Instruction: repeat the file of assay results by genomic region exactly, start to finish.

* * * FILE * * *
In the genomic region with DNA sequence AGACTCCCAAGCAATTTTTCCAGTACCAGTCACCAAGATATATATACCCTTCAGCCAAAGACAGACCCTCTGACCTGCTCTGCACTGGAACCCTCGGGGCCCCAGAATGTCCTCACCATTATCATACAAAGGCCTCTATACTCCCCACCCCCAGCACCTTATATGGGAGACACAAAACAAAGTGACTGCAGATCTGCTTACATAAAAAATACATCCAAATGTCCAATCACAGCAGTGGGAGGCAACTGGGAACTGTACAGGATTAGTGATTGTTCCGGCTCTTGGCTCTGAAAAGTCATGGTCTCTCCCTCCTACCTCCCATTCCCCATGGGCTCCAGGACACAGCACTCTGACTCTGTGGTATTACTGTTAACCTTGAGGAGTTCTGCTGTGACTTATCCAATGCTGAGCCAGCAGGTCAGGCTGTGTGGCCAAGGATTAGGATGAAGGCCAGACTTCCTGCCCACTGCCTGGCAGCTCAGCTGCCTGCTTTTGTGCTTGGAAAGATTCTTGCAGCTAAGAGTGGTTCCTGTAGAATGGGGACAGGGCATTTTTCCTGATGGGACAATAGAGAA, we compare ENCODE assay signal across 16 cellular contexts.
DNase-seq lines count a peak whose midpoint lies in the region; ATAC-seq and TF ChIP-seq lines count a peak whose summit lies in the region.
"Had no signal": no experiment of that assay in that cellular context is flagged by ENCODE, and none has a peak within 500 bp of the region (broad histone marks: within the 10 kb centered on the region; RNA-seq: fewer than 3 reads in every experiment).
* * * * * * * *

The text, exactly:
In the genomic region with DNA sequence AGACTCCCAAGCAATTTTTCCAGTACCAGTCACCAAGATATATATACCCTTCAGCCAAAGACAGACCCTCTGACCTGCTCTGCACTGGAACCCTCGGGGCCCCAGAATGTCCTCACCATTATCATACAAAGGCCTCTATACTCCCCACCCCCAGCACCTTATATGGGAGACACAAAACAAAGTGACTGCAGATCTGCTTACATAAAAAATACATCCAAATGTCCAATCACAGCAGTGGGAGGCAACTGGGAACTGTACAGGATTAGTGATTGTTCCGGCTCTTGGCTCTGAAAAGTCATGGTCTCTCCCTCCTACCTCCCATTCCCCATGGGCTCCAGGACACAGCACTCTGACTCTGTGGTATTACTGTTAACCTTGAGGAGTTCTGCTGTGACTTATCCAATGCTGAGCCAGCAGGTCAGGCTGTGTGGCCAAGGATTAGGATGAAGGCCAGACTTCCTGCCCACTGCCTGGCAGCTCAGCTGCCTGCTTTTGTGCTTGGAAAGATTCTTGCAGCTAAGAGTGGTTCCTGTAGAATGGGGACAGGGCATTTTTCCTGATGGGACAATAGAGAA, we compare ENCODE assay signal across 16 cellular contexts.
DNase-seq lines count a peak whose midpoint lies in the region; ATAC-seq and TF ChIP-seq lines count a peak whose summit lies in the region.
"Had no signal": no experiment of that assay in that cellular context is flagged by ENCODE, and none has a peak within 500 bp of the region (broad histone marks: within the 10 kb centered on the region; RNA-seq: fewer than 3 reads in every experiment).